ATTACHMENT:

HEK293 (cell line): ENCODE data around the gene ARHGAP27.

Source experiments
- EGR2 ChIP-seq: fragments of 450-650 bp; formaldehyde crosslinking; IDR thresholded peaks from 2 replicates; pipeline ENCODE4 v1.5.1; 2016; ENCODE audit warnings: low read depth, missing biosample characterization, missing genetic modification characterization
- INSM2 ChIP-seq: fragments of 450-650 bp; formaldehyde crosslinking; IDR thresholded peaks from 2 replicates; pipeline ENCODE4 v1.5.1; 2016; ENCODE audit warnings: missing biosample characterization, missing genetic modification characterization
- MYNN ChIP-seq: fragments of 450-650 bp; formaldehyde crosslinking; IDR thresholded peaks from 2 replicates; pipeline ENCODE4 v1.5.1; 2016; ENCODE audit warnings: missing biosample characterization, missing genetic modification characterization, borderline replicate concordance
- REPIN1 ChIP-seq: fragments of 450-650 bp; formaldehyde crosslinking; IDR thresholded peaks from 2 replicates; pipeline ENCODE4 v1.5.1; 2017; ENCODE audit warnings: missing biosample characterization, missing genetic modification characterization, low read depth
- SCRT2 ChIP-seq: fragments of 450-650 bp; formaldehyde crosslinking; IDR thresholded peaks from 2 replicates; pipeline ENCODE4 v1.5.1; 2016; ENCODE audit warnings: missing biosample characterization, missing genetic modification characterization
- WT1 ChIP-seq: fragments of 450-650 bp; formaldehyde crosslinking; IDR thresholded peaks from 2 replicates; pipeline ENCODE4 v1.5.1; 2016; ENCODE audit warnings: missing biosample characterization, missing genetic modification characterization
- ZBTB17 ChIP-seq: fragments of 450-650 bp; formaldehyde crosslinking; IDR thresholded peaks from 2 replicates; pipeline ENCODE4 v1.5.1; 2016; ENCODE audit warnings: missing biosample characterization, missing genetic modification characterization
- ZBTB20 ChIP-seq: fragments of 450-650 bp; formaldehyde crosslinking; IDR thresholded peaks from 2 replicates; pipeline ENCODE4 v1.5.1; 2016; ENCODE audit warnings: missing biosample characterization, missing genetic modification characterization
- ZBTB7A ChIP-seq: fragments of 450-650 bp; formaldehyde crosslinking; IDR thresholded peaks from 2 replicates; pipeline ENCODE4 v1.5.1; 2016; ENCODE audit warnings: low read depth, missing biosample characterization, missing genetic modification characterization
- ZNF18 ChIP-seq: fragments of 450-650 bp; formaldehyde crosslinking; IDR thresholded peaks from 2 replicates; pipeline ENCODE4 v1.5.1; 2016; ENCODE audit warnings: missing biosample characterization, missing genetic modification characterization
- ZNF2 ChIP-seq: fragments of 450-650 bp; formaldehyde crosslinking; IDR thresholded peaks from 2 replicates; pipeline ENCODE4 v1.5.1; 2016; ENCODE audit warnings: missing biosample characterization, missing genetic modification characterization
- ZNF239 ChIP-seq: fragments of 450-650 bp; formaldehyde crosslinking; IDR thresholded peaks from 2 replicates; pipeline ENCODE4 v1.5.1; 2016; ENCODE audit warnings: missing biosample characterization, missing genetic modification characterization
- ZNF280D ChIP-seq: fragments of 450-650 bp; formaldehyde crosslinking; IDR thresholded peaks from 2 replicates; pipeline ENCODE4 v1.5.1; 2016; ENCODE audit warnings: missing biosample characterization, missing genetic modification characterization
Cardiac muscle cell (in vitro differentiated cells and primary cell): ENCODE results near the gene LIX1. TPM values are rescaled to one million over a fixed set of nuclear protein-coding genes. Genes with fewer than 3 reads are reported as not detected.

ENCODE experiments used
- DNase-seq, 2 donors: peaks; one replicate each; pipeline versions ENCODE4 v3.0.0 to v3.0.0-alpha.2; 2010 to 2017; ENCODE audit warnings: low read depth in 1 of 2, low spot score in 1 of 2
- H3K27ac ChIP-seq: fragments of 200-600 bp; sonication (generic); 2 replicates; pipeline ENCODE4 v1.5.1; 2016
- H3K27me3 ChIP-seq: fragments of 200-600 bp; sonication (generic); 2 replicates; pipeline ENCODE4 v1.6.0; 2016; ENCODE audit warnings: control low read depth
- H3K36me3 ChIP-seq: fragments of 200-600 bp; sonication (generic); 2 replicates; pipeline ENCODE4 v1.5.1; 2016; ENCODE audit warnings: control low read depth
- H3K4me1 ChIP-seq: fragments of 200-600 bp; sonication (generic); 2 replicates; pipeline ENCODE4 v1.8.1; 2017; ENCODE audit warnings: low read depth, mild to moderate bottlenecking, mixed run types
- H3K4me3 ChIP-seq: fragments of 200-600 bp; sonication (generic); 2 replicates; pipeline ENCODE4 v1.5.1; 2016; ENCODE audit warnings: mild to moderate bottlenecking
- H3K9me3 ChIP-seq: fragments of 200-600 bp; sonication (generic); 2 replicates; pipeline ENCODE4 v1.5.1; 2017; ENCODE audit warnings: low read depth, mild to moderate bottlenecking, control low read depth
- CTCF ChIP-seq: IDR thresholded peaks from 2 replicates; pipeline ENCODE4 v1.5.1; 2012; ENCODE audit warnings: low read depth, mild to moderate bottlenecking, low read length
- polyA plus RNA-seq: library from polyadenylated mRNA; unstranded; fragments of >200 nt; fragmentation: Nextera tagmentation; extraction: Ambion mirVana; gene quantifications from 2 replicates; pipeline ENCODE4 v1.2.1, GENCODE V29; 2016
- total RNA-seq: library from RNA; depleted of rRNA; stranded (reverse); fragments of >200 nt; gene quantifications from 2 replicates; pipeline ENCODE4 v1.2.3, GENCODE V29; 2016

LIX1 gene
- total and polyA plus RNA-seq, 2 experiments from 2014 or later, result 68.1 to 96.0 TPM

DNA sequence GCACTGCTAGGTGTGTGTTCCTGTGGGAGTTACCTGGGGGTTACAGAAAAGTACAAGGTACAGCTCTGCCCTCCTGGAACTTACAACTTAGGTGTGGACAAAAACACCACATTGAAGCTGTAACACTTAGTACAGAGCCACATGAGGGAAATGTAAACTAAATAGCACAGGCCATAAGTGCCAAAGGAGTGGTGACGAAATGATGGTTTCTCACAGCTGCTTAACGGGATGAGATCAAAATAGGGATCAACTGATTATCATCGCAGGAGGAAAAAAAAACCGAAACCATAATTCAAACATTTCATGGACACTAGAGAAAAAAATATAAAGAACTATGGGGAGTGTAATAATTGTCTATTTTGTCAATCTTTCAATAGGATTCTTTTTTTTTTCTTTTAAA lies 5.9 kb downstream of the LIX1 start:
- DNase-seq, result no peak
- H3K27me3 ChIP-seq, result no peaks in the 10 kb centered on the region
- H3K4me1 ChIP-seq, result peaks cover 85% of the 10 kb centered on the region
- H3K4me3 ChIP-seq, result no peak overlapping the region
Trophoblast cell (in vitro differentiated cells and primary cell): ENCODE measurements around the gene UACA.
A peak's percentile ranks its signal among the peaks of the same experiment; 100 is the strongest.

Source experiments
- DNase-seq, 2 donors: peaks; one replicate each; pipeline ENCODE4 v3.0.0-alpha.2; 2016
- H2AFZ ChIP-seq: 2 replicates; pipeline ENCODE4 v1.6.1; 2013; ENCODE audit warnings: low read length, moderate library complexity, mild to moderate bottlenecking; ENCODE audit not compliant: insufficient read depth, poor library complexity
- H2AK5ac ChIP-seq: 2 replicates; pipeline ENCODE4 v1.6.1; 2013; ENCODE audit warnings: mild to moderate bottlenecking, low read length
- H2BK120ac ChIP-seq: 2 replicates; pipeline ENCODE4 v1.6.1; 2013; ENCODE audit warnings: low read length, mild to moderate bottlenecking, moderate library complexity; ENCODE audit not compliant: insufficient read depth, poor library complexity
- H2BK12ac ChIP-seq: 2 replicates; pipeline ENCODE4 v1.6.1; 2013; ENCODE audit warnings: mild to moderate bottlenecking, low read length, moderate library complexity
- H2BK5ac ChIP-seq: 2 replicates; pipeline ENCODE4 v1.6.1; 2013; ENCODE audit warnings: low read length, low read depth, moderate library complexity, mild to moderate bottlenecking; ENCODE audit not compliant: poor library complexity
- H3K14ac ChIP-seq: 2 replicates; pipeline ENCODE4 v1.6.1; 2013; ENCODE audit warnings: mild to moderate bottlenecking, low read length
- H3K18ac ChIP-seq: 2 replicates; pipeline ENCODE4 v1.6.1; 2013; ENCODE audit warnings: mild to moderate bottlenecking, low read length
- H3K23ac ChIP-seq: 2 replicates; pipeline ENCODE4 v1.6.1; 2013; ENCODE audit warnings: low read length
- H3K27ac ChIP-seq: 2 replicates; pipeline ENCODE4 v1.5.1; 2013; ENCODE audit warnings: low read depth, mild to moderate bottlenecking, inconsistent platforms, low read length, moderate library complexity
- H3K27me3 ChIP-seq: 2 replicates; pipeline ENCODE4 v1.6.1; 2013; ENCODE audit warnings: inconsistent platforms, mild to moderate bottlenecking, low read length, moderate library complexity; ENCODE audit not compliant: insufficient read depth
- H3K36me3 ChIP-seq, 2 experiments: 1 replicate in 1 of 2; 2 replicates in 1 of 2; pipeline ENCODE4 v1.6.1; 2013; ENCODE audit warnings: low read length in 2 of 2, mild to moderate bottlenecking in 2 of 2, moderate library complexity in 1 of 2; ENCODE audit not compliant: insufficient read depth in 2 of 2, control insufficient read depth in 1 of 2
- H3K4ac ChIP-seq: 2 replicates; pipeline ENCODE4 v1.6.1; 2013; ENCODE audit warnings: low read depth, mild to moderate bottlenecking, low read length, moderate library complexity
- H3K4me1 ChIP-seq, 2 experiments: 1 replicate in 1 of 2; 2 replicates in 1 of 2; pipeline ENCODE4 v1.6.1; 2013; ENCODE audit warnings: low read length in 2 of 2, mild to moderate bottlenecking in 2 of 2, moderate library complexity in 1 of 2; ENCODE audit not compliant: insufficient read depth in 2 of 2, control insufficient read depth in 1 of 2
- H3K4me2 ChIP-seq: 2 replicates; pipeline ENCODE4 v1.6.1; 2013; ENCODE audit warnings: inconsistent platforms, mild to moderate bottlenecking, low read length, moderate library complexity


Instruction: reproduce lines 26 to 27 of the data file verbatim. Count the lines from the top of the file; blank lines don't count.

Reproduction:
- polyA plus RNA-seq: library from polyadenylated mRNA; unstranded; fragments of >200 nt; fragmentation: Nextera tagmentation; extraction: Ambion mirVana; gene quantifications from 2 replicates; pipeline ENCODE4 v1.2.1, GENCODE V29; 2016
- total RNA-seq: library from RNA; depleted of rRNA; stranded (reverse); fragments of >200 nt; gene quantifications from 2 replicates; pipeline ENCODE4 v1.2.3, GENCODE V29; 2016